Posts Tagged ‘Clark Griffith’

My Own Little Hall of Fame: Class of 1925

March 1, 2016

Here it is, the monthly update of my personal quest to determine the probable look of a 1901 Hall of Fame. This time two new members: one an old time player that I missed earlier, the other a career baseball man. As usual, the commentary follows.

 

Clark Griffith

Clark Griffith

A multifaceted baseball man who covered many aspects of the game. He was a stellar pitcher winning over 230 games between 1891 and 1914. As a manager he won the first ever American League pennant. Later, as owner of the Washington American League team he picked up a World Series championship.

Dave Orr

Dave Orr

Dave Orr was a star first baseman in the 1880s. He won a batting title in 1884 along with an RBI crown. He also led his league in hits and triples before being felled by a debilitating stroke.

And now the commentary:

1.  Griffith doesn’t seem that great at any of his positions, yet you add him? Yes, because of the totality of the career. True, if I were to view him only as a pitcher, I doubt I’d add him to a 1924 Hall of Fame. The same is true of his managerial prowess. And to be honest about it, he is by 1924 not that distinguished an owner (but then in 1924 neither is Jacob Ruppert of the Yankees). But put all 3 of them together, the player, the manager, the owner, and you’ve got a superior baseball man.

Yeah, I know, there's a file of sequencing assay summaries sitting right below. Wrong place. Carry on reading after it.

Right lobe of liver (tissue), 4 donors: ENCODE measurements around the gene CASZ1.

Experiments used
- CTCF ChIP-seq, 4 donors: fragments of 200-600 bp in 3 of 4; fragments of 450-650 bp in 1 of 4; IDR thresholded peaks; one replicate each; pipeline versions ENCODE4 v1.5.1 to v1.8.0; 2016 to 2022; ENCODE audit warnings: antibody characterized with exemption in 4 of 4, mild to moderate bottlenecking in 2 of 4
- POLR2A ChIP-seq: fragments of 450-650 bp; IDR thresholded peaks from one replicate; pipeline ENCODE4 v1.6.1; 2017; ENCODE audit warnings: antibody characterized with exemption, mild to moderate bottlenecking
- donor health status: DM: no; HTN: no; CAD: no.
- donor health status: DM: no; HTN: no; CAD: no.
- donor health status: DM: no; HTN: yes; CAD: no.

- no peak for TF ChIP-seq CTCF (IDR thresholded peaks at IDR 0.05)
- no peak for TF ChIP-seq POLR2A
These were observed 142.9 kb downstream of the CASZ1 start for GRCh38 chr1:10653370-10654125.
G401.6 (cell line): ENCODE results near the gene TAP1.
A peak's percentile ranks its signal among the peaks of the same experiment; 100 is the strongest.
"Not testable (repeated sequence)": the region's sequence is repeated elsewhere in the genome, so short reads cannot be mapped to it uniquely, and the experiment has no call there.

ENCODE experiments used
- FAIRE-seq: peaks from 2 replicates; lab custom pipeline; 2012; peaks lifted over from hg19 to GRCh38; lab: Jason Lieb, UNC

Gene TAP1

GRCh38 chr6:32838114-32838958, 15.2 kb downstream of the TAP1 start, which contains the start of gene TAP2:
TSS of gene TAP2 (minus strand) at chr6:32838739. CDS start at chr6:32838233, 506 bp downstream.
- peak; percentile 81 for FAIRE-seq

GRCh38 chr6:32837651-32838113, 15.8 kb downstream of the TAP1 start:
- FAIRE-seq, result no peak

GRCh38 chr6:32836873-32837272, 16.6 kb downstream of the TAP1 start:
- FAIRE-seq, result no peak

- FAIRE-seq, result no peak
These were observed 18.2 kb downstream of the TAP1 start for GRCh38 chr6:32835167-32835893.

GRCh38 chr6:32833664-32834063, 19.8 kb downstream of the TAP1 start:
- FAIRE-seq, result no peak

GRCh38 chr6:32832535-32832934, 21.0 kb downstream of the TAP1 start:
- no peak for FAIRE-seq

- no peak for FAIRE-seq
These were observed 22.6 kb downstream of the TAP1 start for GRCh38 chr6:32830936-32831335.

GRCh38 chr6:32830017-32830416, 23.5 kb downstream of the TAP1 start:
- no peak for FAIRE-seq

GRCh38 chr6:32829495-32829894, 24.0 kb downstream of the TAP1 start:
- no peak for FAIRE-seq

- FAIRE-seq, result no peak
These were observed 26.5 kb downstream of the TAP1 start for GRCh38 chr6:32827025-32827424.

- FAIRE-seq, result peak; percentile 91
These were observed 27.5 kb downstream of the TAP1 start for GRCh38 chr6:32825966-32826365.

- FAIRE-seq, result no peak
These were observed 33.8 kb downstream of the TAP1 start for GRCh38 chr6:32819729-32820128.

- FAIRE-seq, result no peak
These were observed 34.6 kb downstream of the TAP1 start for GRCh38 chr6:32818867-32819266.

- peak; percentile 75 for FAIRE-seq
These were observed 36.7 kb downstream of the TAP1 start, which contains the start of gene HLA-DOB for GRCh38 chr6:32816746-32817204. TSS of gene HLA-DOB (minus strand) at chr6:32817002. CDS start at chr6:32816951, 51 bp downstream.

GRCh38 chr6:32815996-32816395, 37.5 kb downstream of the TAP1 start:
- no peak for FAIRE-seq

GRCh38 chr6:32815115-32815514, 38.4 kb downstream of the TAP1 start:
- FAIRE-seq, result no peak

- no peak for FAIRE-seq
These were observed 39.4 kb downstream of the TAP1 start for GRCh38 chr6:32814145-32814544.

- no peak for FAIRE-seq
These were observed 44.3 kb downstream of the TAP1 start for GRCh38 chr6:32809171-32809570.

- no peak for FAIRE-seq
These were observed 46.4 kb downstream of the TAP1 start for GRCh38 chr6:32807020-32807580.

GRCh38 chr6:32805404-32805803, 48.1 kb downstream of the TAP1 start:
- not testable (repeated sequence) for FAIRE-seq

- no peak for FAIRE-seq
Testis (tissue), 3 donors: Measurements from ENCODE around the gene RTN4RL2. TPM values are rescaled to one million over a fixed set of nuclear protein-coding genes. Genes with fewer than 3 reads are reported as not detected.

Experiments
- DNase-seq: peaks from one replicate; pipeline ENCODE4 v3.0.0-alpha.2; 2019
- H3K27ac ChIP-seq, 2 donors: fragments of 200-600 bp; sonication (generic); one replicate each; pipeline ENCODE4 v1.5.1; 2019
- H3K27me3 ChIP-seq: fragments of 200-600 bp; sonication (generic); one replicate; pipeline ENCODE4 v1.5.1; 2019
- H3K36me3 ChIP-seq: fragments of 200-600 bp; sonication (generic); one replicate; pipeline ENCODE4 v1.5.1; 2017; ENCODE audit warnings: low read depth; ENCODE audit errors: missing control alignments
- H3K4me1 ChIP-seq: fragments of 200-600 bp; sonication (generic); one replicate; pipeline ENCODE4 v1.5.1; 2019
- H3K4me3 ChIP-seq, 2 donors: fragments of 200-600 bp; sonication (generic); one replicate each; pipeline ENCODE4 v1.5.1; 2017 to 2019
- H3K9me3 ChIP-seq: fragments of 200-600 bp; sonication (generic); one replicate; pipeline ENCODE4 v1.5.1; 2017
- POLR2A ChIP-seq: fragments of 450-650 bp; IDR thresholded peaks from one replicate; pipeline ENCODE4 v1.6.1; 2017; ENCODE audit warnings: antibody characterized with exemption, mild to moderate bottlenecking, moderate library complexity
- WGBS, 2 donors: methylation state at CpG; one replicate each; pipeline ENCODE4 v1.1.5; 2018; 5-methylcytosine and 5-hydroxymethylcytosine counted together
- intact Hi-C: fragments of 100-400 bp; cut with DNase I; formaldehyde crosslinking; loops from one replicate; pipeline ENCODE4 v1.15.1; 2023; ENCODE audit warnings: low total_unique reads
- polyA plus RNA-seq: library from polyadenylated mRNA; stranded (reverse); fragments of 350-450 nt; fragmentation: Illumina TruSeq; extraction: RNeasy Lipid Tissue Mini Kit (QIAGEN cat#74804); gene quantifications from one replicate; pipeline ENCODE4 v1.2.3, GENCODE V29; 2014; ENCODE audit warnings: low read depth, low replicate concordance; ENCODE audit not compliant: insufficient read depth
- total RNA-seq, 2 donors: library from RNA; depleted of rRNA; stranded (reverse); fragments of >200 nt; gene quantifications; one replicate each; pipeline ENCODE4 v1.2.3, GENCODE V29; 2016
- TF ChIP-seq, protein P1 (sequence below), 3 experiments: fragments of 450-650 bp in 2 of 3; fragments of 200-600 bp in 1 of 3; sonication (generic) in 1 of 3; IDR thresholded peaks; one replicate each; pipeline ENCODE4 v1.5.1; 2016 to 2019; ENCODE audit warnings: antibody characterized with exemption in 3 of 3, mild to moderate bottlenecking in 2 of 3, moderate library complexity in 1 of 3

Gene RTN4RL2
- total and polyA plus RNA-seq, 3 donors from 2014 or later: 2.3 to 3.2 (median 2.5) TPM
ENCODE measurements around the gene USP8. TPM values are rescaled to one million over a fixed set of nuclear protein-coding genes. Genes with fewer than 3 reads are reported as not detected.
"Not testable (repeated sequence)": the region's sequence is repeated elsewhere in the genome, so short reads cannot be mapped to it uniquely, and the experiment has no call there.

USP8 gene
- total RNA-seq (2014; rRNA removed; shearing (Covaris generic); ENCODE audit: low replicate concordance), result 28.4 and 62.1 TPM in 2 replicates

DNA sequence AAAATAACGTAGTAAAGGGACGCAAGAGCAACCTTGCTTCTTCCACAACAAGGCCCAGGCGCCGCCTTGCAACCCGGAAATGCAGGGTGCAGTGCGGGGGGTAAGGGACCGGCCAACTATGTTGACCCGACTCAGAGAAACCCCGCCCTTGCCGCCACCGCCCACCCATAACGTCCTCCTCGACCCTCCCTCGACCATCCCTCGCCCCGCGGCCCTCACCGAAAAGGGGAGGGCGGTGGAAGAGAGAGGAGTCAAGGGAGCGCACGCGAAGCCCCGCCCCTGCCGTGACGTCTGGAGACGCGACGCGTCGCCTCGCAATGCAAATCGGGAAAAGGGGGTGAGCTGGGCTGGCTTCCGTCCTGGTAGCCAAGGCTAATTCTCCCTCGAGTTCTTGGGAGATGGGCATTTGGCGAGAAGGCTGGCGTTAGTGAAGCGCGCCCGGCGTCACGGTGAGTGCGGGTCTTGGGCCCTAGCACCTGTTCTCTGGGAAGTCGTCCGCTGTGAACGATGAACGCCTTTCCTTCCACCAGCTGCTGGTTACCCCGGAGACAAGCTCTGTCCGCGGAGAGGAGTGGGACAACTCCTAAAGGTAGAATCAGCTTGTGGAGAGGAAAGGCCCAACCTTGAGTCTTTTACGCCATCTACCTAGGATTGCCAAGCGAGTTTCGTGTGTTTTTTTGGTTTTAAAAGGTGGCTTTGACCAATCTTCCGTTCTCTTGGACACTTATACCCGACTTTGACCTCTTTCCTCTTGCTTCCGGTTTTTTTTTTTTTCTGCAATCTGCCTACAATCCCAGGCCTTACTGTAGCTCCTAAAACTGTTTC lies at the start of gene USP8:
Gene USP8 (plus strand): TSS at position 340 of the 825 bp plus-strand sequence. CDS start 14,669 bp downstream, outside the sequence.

2. Who again is Dave Orr? Orr is one of the big mistakes I’ve made in this project. I was looking over my list in preparation for this class and there he sat on the contributors and everyday players list. Frankly, I’d simply overlooked him previously and used this class to correct the error. It’s not a great year for baseball nostalgia reaching back to 1884, but Orr is a deserving candidate and he had to go in at some point. He died in 1915 and that would have been a much better year to enshrine him. As a player he’s very good, leading the league in all the categories mentioned above, plus a handful of others that weren’t around yet (slugging twice, OPS+ twice, that kind of thing).  I mentioned the stroke in the blurb above because it finished his career early. He doesn’t have the 10 years necessary to get into the real Hall so he’s very obscure today (and also in 1924). I admit I screwed this one up. I’d like to give myself a good excuse, but can’t think of even a lame one.

3. The next class, 1926, is a critical class. It marks the appearance of the 1919 White Sox (the so-called “Black Sox”) players on an eligible list. Most of them have no chance to make it, but Joe Jackson, Buck Weaver, and Eddie Cicotte are potential inductees. When I set up this project, I left out any kind of “character clause” purposefully, because I knew it would solve the whole 1919 Black Sox issue without really seeing what attitudes were like in the 1920s (although I had a pretty fair idea). What I have to see is how much “forgiveness” there was in 1926 for what happened in 1919. From what I’ve seen so far it’s evident the willingness to overlook their conduct in a few games is something of a new idea. In 1926 there are still a lot of very angry people out there (about baseball among other things) and if you’re looking to see “Shoeless” Joe make it, don’t hold your breath. Having said that, I’m still checking things to see what I find.